This week we’re scrolling through the recipes by newspaper group.
The guardian and Observer
All in all, a pretty strong haul from this lot.
Was the best single collection of recipes this weekend the Kitchen Cooperative’s four ways with roasted plums in Saturday’s ‘Cook’ supplement? Quite possibly. Each of the ideas mixed temptation, inspiration, discovery and not too much faff: plum and nutmeg cobbler, plum mostarda, seven spiced roast duck salad (and plums), and a plum and salted almond ripple ice cream. Interesting but accessible – which is surely the main aim. Round of applause.
That said, Yotam Ottolenghi’s introduction in Saturday’s magazine to the forthcoming Nopi cookbook, and his co-author Ramael Scully, push those recipes very close. Yotam’s commendation of Scully is warming, and if the recipes in this extract are anything to go by (butternut squash with ginger tomatoes and lime yoghurt, spiced chickpea patties with coconut and curry leaf paste, and celeriac purée with spiced cauliflower and quail egg, and more) then this book is yet another Otto-musthave.
Nigel Slater contributed a couple of filled flatbread recipes to the Observer magazine. Both were fairly simple, but also full of flavour. I liked, in particular, the minced lamb, chilli, yoghurt and watermelon one. Basically because it’s a posh kebab.
Two excellent ideas from Thomasina Miers this week: a fennel gratin topped with hazelnut gremolata; and lemongrass and coconut, sweet corn polenta. Lovely slop.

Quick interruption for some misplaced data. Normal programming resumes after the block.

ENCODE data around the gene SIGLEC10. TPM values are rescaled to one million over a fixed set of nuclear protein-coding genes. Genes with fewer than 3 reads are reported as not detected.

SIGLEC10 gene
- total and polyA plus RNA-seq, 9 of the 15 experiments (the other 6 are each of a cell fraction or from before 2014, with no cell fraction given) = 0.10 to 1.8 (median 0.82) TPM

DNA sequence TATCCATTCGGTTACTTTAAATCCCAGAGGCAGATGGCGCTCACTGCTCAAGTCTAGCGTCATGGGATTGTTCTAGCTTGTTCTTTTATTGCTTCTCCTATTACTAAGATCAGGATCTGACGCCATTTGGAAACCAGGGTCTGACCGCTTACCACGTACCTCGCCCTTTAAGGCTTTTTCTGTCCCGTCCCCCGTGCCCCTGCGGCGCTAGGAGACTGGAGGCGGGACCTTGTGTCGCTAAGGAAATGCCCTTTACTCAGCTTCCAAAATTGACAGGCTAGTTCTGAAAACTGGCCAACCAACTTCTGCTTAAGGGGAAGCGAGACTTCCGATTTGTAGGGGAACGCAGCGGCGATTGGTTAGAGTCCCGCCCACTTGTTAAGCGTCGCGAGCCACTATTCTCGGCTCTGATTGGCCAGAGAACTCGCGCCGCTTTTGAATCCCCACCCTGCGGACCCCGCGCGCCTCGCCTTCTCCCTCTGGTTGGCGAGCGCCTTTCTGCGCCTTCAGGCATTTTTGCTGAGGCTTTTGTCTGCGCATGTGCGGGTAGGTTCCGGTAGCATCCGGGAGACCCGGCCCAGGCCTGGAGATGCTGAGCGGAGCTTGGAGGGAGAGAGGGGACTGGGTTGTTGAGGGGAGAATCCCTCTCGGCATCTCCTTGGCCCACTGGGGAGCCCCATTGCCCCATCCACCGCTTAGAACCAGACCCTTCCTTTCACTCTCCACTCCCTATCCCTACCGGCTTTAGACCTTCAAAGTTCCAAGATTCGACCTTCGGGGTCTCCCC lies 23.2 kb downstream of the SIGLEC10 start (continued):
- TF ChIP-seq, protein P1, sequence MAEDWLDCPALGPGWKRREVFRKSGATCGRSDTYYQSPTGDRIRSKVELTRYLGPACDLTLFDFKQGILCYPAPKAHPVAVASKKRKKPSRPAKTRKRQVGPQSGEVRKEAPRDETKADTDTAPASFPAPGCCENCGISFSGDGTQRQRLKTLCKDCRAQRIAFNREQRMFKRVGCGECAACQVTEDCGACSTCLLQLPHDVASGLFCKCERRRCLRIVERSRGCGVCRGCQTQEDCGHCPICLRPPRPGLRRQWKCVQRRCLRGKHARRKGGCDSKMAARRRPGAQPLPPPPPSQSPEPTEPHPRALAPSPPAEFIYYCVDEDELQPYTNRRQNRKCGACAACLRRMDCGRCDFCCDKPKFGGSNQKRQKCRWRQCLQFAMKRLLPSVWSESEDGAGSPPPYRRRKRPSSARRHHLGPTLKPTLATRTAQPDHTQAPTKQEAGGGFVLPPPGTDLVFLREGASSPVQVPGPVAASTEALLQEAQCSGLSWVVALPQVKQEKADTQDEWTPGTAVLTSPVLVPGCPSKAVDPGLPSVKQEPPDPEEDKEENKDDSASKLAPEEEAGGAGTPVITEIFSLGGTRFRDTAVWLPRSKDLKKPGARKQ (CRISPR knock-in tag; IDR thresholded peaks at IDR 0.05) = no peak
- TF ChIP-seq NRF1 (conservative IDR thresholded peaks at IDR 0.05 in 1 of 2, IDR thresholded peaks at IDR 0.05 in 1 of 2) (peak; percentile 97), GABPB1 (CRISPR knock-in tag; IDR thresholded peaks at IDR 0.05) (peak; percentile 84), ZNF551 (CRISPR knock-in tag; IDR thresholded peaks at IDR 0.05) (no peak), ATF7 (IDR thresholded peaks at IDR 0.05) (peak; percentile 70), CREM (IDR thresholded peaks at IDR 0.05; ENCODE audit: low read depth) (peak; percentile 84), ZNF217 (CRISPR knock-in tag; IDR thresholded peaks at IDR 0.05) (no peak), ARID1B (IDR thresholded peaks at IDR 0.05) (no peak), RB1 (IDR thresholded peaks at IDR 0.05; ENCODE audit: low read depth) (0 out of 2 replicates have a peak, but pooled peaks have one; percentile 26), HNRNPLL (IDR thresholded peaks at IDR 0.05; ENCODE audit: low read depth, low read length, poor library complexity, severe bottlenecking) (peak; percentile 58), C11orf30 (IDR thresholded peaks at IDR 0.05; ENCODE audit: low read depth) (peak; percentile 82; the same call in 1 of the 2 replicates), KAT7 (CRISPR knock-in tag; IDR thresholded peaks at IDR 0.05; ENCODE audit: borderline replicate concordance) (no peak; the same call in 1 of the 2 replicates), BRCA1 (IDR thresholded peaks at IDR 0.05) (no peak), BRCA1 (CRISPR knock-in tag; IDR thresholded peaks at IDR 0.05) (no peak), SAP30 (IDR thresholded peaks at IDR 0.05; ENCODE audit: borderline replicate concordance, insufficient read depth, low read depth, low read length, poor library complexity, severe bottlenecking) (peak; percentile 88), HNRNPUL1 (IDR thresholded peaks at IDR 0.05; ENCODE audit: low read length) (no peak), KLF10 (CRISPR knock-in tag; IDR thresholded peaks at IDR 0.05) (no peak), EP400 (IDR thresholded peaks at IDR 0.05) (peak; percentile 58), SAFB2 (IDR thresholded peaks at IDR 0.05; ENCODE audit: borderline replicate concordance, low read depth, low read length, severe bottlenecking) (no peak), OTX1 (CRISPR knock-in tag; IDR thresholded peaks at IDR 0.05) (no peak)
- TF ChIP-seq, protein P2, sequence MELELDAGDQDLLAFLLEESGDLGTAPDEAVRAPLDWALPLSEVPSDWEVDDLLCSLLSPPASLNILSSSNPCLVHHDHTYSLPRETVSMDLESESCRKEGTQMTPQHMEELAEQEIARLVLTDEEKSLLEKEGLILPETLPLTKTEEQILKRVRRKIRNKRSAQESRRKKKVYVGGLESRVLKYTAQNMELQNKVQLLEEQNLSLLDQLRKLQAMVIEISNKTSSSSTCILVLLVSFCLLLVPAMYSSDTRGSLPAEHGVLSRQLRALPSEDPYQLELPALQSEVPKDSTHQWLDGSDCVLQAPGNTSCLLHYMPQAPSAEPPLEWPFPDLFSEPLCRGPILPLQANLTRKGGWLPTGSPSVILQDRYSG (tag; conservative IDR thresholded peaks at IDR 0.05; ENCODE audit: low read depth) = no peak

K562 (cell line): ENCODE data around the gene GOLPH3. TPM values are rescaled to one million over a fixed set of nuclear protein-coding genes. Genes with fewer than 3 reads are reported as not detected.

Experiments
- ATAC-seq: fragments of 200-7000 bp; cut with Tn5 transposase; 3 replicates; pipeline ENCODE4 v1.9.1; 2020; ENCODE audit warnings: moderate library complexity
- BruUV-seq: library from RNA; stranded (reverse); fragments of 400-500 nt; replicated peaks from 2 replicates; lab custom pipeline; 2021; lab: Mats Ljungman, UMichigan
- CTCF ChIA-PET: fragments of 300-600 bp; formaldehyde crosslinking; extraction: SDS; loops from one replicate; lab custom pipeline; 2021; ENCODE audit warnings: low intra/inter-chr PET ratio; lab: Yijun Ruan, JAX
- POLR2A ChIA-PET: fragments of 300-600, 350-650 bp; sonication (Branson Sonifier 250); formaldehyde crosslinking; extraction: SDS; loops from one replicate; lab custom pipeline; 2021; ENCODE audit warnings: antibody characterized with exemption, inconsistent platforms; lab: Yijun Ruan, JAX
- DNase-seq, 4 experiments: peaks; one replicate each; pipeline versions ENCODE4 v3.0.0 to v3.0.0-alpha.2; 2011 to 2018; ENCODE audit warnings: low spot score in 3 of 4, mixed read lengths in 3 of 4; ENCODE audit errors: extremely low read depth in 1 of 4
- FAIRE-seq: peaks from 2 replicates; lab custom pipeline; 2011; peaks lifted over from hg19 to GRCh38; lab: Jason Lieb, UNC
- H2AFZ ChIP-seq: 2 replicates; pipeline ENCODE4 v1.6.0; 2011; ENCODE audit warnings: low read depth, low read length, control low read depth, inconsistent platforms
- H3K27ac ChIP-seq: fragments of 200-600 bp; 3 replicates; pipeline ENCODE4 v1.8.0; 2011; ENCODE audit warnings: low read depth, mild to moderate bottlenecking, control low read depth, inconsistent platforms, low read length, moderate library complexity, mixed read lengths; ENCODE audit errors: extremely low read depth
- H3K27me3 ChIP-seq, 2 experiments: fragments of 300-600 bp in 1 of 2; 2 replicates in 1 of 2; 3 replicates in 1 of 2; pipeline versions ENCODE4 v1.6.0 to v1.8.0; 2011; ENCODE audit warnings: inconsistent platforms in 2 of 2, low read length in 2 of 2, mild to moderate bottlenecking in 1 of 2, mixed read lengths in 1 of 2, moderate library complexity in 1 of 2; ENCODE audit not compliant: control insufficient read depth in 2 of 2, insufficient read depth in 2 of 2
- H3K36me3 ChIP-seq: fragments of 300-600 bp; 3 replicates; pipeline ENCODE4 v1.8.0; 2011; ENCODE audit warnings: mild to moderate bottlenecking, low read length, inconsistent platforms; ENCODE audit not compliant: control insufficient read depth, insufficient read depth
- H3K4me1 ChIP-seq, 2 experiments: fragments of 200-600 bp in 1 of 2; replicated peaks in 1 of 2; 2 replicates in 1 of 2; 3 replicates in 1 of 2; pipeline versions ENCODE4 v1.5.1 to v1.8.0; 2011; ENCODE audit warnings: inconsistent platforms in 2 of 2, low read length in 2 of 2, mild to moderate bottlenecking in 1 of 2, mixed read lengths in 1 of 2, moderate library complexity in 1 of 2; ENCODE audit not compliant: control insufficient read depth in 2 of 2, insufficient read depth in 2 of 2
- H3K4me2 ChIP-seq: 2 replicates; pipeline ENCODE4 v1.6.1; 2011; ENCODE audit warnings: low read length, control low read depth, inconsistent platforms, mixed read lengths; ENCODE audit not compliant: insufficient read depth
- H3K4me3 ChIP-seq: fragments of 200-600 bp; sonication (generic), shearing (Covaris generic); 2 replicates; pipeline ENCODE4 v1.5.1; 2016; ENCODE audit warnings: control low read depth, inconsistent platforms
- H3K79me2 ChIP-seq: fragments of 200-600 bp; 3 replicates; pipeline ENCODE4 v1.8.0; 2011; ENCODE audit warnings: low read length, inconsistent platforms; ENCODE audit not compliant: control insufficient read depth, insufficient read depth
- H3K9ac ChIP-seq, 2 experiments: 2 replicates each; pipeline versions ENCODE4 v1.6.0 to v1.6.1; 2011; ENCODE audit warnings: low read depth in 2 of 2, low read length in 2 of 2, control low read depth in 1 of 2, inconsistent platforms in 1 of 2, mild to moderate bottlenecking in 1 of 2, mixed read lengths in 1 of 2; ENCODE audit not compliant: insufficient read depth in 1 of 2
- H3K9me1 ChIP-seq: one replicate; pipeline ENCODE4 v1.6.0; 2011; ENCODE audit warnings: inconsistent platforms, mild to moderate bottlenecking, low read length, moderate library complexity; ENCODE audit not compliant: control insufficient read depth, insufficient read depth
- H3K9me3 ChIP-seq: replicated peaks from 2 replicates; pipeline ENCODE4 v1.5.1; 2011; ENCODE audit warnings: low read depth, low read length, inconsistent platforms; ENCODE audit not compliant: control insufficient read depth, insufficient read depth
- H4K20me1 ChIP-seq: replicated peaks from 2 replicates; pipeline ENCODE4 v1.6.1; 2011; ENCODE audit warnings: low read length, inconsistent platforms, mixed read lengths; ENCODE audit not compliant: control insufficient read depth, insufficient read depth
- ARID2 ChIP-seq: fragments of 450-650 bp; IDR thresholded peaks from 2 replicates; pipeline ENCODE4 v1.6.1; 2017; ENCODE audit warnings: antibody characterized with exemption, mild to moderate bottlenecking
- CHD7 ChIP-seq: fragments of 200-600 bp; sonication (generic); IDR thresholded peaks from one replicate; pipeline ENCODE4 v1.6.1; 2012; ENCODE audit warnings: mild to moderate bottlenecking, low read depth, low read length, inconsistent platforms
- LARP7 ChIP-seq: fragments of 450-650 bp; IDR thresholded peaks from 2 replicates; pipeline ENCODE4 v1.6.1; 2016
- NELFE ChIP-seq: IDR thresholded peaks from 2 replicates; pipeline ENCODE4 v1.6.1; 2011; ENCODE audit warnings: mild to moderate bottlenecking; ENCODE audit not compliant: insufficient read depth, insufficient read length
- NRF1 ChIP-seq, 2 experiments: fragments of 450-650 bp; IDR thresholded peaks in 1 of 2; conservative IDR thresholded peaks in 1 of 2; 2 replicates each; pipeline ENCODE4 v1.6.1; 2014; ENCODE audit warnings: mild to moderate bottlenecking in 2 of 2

Jane Baxter’s Salmon en croute, sugar snap, green beans and fennel, and herby potato salad would make an excellent meal. Just the right balance between old school and contemporary scran.
Baking with nut oils. Anyone do that much? I’m not wholly convinced any nut oil cake would be better than the same thing made with butter (unless you’re dairy intolerant). Nor am I convinced the cook, Ruby Tandoh, is wholly convinced either. But butter or not, my eyes were drawn to the rye, hazelnut and chocolate cake.
I’m very keen on Caroline Craig and Sophie Missing‘s cashew, cucumber and lime noodle salad.
Before we move rags, I want to mention some recipes from Nuno Mendes. Technically these don’t fit into Supplemental’s jurisdiction as they’re a mid week feature, but I commend to you the dressing in the chicory, pear and almond salad.
The Financial Times
Sarit Packer and Itamar Srulovich were unveiled as the FT Weekend’s new cookery writers. The Honey & Co’s column will appear fortnightly, so it looks like they’re joining a strong recipe roster of Fuchsia Dunlop, Jacob Kenedy, and Rowley Leigh (assuming he’s not been completely ditched?).
This week their recipes were titled ‘comforts and joy’, and included lamb and beef kofta with roasted vegetables, peppers stuffed with lamb and feta, and lovely malabi (a near set milk pudding) and roasted peaches.
The Times and Sunday Times
A fair amount of content emerged from Murdoch towers this weekend.
Saturday was fairly typical. This weekend’s glossy serialisation was of the Caldesi’s latest tome: ‘Rome: Centuries in an Italian kitchen‘. ‘Anna’s sardine bake’ was my favourite of their recipes. There were four brief fig recipes. And Donna Hay’s recipes were ‘very fast’. Thank God, because I was getting worried that they’d only give us merely fast ones. Can’t wait for the ‘already digested for you’ edition. Food is such a bore.